For weeks, months even, all we heard about was the upcoming solar eclipse. The craze was real – where would YOU be when the eclipse happened? Who was in the path of totality? If you weren’t, what percentage of the sun would be covered? Where could you buy eclipse glasses so you don’t burn your eyes?
I’ll have to admit – I’m a sucker for things like these. Especially in the current state of affairs in our world and all of the negativity we are surrounded by, it was nice to be united for such a unique occurrence. People across the country, regardless of race, gender, sexuality, ethnicity, age, or religious beliefs, could all come together to celebrate the phenomenon; and it’s exactly what we needed right now. Hotels and tourist destinations in the path of totality experienced booms in business. It’s such a great thing to think about.
The Eclipse in Syracuse
Around the country, museums, schools, libraries, and other venues offered FREE viewing parties; some even provided special glasses required to view the eclipse safely while other taught you how to make a viewer. I had the opportunity to join the Syracuse University community on the campus quad, in an event held by Holden Observatory and the Physics Department. I was amazed to see how many people gathered to witness the eclipse. Walking through the crowd, I saw people with telescopes, eclipse glasses, make-shift cereal box viewers, and other gadgets. People were sharing whatever photos they could get in an effort of openness and excitement. Here in Syracuse, clouds intermittently blocked the sun; but that made the experience even better because we could get some fantastic photos of the crescent glowing behind the clouds.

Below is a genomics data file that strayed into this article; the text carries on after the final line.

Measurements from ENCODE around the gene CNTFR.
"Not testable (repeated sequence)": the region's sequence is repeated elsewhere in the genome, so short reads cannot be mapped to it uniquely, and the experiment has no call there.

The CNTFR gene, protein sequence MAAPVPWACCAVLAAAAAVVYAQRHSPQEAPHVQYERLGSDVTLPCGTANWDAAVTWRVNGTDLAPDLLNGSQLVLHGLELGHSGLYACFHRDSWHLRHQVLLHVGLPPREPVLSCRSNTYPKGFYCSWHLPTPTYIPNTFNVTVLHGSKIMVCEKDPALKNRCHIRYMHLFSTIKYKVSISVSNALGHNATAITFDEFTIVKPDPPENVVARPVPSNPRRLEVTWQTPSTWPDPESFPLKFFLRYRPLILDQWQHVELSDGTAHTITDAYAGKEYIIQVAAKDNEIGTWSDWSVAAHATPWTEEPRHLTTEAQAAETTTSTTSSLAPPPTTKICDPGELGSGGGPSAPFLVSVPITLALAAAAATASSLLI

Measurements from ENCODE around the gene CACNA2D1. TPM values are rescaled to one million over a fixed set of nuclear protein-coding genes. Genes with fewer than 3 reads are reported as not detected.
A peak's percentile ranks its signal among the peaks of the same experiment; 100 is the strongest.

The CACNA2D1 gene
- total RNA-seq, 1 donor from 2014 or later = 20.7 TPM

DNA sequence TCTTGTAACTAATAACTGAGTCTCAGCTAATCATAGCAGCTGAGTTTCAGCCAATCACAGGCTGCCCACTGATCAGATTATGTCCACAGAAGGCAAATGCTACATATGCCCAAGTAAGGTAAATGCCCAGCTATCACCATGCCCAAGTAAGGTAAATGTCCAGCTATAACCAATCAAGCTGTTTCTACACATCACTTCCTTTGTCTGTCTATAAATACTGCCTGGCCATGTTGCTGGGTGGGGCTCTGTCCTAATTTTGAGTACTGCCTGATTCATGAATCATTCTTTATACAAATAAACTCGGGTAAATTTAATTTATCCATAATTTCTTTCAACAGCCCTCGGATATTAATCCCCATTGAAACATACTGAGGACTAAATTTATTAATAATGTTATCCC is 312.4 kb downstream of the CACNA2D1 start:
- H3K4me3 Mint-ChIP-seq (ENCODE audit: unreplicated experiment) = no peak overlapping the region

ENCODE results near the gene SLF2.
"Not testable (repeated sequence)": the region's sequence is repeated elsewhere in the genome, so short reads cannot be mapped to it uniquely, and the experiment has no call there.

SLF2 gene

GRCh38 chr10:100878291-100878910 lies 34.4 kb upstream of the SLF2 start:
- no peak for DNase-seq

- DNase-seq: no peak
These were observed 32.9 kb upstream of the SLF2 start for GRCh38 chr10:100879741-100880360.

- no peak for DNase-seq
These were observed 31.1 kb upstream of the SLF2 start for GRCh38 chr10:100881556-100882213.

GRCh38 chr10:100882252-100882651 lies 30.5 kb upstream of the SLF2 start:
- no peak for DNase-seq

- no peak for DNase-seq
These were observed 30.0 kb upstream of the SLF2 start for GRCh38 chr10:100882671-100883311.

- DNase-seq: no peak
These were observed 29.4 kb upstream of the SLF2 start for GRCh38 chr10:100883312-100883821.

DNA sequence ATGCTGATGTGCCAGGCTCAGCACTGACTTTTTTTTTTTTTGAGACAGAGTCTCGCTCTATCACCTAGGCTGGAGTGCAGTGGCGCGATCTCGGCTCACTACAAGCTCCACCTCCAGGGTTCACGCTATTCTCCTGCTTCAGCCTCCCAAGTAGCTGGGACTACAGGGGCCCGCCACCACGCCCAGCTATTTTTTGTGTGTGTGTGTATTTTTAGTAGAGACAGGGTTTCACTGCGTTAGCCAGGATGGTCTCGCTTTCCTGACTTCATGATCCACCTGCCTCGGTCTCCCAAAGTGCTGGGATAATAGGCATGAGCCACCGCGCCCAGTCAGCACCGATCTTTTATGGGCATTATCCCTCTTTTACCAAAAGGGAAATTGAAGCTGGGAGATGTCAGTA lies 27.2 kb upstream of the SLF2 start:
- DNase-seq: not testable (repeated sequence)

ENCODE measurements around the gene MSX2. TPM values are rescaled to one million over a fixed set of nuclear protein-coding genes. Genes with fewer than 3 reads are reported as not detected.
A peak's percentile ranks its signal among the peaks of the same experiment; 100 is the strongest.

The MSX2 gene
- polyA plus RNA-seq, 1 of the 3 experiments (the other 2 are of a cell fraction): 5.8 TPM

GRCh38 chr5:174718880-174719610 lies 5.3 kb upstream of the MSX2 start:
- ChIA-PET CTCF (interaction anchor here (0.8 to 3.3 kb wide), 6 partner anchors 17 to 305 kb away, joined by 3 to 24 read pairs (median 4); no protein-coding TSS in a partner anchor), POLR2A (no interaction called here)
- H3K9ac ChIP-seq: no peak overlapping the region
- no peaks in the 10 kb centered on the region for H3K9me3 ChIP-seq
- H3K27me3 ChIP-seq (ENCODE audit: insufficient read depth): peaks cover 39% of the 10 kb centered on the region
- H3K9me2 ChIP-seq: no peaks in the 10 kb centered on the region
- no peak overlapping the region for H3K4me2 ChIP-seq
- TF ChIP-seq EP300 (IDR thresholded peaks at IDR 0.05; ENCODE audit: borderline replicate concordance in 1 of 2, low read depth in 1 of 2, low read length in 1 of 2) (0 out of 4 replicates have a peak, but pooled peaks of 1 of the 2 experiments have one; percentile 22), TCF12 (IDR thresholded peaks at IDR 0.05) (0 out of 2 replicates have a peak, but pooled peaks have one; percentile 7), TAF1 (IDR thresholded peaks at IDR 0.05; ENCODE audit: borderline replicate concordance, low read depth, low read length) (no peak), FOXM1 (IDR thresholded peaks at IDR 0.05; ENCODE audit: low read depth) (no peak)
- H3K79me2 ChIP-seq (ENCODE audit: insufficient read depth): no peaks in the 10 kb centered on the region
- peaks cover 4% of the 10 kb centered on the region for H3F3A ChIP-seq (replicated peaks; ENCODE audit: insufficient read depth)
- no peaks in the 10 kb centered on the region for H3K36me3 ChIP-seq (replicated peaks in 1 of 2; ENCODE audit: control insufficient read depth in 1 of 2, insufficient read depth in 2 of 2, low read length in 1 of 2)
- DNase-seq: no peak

Was it worth it? Heck yes. I’m so glad I was able to step away from my day job and participate with the rest of the campus community to witness the eclipse. It’s a rare occurrence. And the energy that people had was contagious! The walk from my office to the quad and back was filled with people sharing the experience with strangers on the street. If you got to experience the eclipse yourself, congrats. It you missed it, start planning for 2024! In the meantime, enjoy whatever meteor showers and lunar eclipses come along the way.
Looking for other ways to enjoy Syracuse University? Check out my orange bucket list and see what things you can cross off!
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